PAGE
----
84% of pet guardians refer to themselves as their pet’s “mom or dad,” demonstrating that the deeper the emotional bond, the more intense the grief reaction. Given the strong emotional ties, extending hospice care to terminally ill pets and their families is appropriate and necessary. If hospice care is possible for people, why not our pets?
While the concept of hospice care for humans has existed for decades and is an integral part of the dying process, providing care for caregivers of companion animals is equally as important.
The term “hospice” has been used since medieval times when hospice was an actual place of lodging where weary travellers could find shelter and respite from their journey.
Built upon the philosophy that death is a part of life, pet hospice addresses:
- Pain Control
- Educational Resources
- Emotional support for the families
- Assistance with the transition between treatment and passing.
- Animal hospice is palliative veterinary care, focused on the needs of the patient and family, on living life as fully and comfortably as possible until the time of death, and on attaining a degree of preparation for death.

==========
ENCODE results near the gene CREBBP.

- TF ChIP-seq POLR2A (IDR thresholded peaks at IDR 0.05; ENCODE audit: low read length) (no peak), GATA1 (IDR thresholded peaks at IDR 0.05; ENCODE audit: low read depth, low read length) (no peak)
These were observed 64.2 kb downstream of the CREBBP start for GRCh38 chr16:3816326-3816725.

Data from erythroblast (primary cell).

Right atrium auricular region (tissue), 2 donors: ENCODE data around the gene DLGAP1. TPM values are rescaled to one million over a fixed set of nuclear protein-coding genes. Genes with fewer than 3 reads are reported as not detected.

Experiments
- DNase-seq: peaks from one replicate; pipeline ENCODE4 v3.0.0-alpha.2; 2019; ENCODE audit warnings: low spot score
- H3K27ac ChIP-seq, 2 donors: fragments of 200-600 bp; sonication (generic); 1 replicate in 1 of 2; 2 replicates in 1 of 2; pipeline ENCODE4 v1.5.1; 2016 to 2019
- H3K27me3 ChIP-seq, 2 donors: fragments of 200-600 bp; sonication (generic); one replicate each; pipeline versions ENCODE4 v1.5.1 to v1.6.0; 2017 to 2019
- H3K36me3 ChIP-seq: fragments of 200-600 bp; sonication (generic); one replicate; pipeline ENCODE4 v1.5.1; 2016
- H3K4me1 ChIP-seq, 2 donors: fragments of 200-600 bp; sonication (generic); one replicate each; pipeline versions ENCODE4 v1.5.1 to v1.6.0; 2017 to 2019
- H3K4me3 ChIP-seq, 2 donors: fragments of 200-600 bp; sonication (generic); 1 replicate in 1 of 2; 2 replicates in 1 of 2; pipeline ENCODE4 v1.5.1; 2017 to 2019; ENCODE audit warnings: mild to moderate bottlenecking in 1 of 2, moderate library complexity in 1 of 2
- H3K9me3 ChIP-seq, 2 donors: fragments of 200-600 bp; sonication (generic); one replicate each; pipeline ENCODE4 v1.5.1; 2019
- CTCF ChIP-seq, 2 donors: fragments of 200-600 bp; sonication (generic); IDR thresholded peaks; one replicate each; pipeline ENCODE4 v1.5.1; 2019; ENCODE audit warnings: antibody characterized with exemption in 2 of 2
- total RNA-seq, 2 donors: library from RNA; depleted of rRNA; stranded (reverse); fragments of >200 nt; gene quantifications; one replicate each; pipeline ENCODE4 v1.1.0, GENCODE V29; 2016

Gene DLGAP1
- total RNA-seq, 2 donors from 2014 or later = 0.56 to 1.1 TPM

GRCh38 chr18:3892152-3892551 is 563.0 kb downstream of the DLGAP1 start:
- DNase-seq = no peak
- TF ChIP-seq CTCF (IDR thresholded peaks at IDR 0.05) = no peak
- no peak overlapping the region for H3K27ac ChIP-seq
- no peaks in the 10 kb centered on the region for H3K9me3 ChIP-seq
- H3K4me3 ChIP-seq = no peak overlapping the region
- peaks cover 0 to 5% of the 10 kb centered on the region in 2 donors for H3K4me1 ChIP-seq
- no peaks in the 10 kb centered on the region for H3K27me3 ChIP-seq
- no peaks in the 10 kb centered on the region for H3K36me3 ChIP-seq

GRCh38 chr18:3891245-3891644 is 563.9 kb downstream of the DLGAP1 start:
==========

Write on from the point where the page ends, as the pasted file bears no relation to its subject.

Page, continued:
- Animal hospice is when the focus moves from CURING to CARING.
- Emotional pain doesn’t equal a “weak” person; it takes immense strength to seek help. Pet hospice allows the guardian the opportunity to receive ongoing support and encouragement to get the help they need.
In the end, what many people these days experience is a relationship with their pet, not ownership. Therefore, we must make it OK for pet families to feel what they are feeling, to allow them the opportunity to receive ongoing support and encourage them to reach out when the pain becomes overwhelming. Because experiencing emotional pain doesn’t make someone weak; instead, reaching out makes them stronger.
Who is your animal hospice team? This may include the following:
- Veterinary technicians
- Veterinary assistants
- Rehabilitation practitioners
- Animal massage therapists
- Holistic veterinarians
- Reiki therapists
- Pet communicators
- Social workers
- Pet loss support groups
- Animal rescue groups (donations of unused pet supplies)